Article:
Arms outstretched, her legs prepared for lift-off, Sonia Khurana is ready to fly. From the elevation of the tiny box she is perched on, her naked hefty body jump-starts; she falls; she raises her body into action again. On 48 aluminium stills, the New Delhi-based artist’s movements simulate the steps that should have propelled her into purposeful flight—if she were a bird. Khurana’s Bird: Re-take I was originally a stark, sometimes jerky, black-and-white video, shot on a hand-held camera. It details the artist’s failed attempts to fly, and depicts the sense of liberation that comes with exposing the body so open-heartedly to the twin travails of gravity and human limitations. The work was converted into stills earlier this year.

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Khurana’s two-minute performance video art was first exhibited in 2000 at the British Council in New Delhi and went on to become a popular piece of work in the international video art circuit. So, when Sotheby’s—the London-based international auction house—decided to include video art for the first time into their annual South Asian contemporary art auction, which is scheduled to take place on 21 September in New York, Khurana’s Bird was an obvious choice. “It’s a small selection, but it’s a try-out," says Mumbai-based Dutch art historian Johan Pijnappel, who is also an expert in Indian videography. “It’s part of an international revival of video art. In the last six years, international art fairs specializing in video have proven that video art is a good commodity. And in that sense, Sotheby’s is a little late because they didn’t get into it earlier."

Late though they may be, with video, performance art, photography and avant-garde sculpture, it is an eclectic autumn at Sotheby’s auction house. Its London contemporary Christie’s, which is scheduled to open a South Asian modern and contemporary show on 20 September, has also infused some fresh blood into its catalogue which combines modern and contemporary works; nestled among the canvas works are the digital chromogenic pop culture prints of Chitra Ganesh, Handpumps by Atul Bhalla, Rashid Rana’s digital print and performance art by Nikhil Chopra.

While both auction houses have been interested in the Indian contemporary art scene over the past few years, they have always played it safe, sticking to the well-intoned names of modern and contemporary Indian art, only going as far away from them as Subodh Gupta or Justin Ponmany, but remaining well within the spectre of tested and approved names. So, this is a watershed year for change, especially at Sotheby’s. “It’s a loving risk we’ve taken, and we’re happy to take it," says Dadiba Pundole, the head of Pundole Art Gallery, and the India representative for Sotheby’s. “Auctions have for too long been utterly predictable, change needs to come in from somewhere. And we’ve made a decision to continue this way for a while. We’ll see what the response is, but the management has decided to give at least a two-year run on showing works like this," he says.

Since last year, Sotheby’s has separated its sales for modern and contemporary works, and this year’s contemporary catalogue is a marked difference from what it did last year, and has always done. “It’s not really a departure from last year, but the criteria we’ve used to interpret contemporary works is different this year," says Pundole. “We’ve chosen works that are contemporary in spirit. So, for instance, we have Nasreen Mohamedi and Zarina Hashmi, even though they were born in the 1920s and 1930s. In fact, a lot of the works could fall into the modern context too," says Pundole.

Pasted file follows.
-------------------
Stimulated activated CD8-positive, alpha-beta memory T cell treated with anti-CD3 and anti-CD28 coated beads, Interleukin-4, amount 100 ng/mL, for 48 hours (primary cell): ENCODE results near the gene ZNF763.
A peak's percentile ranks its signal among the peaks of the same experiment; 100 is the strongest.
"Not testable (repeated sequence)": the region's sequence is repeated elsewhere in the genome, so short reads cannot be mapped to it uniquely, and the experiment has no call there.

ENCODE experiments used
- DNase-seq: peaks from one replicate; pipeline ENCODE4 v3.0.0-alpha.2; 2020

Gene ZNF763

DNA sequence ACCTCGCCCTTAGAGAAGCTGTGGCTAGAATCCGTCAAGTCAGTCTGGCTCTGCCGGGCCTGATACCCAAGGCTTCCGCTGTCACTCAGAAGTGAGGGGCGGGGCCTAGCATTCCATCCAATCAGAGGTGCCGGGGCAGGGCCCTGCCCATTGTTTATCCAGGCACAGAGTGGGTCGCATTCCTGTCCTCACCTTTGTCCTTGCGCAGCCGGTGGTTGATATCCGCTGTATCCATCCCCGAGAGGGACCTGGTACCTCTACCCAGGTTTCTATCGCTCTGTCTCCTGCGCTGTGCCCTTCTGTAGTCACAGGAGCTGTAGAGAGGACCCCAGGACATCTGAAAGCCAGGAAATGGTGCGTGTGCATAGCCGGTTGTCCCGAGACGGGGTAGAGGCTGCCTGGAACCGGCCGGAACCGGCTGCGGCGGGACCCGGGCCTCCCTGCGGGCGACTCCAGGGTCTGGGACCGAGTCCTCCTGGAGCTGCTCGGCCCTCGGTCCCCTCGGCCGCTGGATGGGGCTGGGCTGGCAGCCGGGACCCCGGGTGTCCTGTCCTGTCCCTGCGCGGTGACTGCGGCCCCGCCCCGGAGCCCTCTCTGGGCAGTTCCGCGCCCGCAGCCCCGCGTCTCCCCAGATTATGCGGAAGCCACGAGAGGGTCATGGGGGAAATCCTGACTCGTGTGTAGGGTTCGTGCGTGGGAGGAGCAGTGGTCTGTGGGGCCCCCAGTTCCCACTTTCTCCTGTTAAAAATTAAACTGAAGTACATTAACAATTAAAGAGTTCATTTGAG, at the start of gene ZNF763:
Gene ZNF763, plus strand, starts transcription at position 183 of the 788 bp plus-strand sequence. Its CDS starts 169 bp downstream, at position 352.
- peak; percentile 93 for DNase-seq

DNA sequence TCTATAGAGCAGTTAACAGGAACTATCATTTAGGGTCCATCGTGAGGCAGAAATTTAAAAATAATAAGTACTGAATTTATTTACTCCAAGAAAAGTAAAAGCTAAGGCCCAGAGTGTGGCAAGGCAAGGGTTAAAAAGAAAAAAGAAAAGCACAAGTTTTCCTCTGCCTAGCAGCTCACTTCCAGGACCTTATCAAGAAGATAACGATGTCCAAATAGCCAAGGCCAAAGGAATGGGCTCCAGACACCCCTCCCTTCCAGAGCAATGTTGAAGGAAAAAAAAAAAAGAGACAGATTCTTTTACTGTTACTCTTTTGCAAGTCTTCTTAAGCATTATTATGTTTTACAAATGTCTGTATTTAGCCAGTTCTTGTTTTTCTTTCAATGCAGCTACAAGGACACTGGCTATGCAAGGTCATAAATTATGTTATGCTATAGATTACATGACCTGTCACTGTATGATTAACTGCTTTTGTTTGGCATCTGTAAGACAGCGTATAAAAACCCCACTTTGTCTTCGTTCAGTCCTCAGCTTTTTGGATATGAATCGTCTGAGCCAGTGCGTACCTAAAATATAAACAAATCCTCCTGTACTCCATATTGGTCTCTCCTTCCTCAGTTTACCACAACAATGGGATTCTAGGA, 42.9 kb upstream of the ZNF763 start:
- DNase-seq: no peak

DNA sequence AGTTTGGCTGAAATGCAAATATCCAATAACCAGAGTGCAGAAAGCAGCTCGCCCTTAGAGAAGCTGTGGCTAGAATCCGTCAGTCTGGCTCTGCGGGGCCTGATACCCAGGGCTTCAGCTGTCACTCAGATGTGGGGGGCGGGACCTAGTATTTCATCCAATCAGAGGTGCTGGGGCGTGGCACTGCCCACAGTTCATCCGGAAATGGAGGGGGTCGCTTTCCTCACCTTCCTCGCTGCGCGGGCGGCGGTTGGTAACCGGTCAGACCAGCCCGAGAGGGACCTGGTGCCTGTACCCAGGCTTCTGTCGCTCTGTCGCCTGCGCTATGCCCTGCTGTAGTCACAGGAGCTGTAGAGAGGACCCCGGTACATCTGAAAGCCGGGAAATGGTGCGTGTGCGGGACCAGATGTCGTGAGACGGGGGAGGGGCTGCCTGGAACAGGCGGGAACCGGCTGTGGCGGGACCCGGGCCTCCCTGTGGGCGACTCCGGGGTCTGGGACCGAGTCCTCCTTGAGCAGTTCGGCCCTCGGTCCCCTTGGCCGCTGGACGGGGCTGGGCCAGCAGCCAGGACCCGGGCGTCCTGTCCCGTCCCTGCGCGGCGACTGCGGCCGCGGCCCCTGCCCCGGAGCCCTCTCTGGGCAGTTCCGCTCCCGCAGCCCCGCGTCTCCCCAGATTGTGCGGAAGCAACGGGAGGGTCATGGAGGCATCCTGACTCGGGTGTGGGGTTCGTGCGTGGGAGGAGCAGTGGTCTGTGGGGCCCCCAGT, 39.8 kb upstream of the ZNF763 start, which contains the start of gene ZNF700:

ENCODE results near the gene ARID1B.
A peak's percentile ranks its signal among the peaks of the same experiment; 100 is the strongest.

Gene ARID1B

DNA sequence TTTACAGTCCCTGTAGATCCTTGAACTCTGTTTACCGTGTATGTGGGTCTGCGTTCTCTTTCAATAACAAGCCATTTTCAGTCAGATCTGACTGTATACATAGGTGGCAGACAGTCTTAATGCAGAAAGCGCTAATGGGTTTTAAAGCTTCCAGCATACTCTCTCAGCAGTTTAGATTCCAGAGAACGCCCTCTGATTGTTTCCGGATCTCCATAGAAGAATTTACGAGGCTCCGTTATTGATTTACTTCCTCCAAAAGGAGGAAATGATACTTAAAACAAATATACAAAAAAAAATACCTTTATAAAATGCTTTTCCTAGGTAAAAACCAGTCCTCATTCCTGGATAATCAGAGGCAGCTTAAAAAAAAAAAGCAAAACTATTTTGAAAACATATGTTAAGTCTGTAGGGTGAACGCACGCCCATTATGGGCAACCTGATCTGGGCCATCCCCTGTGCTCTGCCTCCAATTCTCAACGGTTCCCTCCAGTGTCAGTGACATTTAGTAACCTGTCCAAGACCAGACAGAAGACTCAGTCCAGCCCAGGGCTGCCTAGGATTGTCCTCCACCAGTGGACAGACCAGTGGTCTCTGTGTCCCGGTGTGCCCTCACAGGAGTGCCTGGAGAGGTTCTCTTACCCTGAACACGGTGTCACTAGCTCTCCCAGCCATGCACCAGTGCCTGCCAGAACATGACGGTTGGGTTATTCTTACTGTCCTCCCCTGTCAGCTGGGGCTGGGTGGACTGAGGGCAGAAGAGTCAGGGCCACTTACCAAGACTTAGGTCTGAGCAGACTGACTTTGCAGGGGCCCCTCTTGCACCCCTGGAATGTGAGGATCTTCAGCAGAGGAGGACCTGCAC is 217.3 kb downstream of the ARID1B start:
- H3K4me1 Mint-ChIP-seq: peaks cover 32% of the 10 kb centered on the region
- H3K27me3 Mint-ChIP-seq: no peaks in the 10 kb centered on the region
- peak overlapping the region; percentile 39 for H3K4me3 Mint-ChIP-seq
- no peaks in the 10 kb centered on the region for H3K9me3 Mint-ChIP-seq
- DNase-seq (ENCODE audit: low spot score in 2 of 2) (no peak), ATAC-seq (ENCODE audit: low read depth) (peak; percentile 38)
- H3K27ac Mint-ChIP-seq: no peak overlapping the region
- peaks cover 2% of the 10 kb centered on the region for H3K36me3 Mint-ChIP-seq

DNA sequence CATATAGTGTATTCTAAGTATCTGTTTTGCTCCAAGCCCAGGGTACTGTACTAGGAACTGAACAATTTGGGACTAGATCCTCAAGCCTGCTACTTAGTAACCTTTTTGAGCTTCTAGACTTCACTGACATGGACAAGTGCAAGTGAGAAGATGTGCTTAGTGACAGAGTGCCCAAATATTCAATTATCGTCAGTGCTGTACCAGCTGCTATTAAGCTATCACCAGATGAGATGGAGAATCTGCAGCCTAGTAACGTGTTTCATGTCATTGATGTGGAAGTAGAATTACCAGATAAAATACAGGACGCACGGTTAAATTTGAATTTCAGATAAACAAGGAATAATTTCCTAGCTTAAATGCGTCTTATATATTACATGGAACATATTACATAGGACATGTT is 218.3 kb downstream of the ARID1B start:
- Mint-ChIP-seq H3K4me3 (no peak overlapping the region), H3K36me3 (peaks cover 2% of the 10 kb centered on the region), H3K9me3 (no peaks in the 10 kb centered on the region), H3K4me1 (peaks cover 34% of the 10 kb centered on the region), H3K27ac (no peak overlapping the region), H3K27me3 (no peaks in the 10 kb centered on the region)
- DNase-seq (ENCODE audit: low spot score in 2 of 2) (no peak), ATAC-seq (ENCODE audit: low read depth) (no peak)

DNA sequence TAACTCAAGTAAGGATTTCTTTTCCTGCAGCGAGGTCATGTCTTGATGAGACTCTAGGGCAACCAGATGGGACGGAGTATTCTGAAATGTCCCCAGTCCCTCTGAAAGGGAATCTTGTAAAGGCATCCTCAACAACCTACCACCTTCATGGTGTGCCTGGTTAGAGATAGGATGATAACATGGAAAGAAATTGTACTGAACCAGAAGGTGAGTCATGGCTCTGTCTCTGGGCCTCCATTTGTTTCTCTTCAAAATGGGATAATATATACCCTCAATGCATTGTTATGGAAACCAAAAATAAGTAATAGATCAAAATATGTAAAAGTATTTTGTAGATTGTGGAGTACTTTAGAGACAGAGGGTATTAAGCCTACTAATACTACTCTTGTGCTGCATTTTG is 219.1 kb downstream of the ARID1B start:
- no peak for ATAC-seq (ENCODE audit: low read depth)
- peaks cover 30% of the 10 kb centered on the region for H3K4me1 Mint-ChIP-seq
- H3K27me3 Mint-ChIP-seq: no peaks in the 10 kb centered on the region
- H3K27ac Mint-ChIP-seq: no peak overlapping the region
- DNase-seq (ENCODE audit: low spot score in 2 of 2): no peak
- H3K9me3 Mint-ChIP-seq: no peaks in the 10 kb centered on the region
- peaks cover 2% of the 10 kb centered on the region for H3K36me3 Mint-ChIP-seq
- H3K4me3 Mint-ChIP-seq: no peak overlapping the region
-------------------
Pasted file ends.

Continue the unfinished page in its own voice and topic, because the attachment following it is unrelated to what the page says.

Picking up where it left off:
From 27-year-old Londoner Hetain Patel’s video art Kehrwa Kanku and Mehndi and Abir Karmakar’s oil on canvas, to Parag Tendel, D. Ebenezer Sunder Singh and Venkat Bothsa’s sculpture, the Sotheby’s contemporary show certainly offers a fairly wide platform for a variety of artists. “They seem to have taken a lot of risks," says collector Harsh Goenka. “It’s a good start for young artists who are trying to get off the beaten track, because it gives them a platform to show from."

Despite the quizzical looks the catalogue has received so far, the focus on lesser-known local artists such as Bangalore-based Ravi Kumar Kashi makes work easier for galleries in the country. The artists they represent suddenly have a wider berth to play on, and it has come faster than it normally would have. “The focus has fundamentally shifted," says Mortimer Chatterjee of Chatterjee and Lal Gallery in Mumbai, which promotes new and upcoming artists. “And it’s very exciting because having these auction houses show this kind of work means it broadens the base of people who’re looking at your work, and people begin to understand that alternative works of art are also forms which can be bought."

But, breaking the mould can also bring its share of criticism. At $400,000-500,000 (Rs1.7-2.4 crore), the largest quoted work in the Sotheby’s catalogue is Chintan Upadhyay’s golden babies, called New Indians. The work, which comprises 33 individual gold-leaf plated sculpted babies, offers a take on the homogenization of our societies and the multiplied similarities of cloning. But, at half a million dollars, “some works like Chintan’s are grossly overpriced," says Goenka. “It should have been at least 20 per cent less than the estimate that’s been put on it." Pundole counters the criticism by saying that it’s just an estimate, and a sculpture that combines 33 works of art is not the same as buying just one piece.

So, it would seem that with its latest auction, Sotheby’s, much like Khurana’s Bird, is poised for flight. It remains to be seen whether it takes off.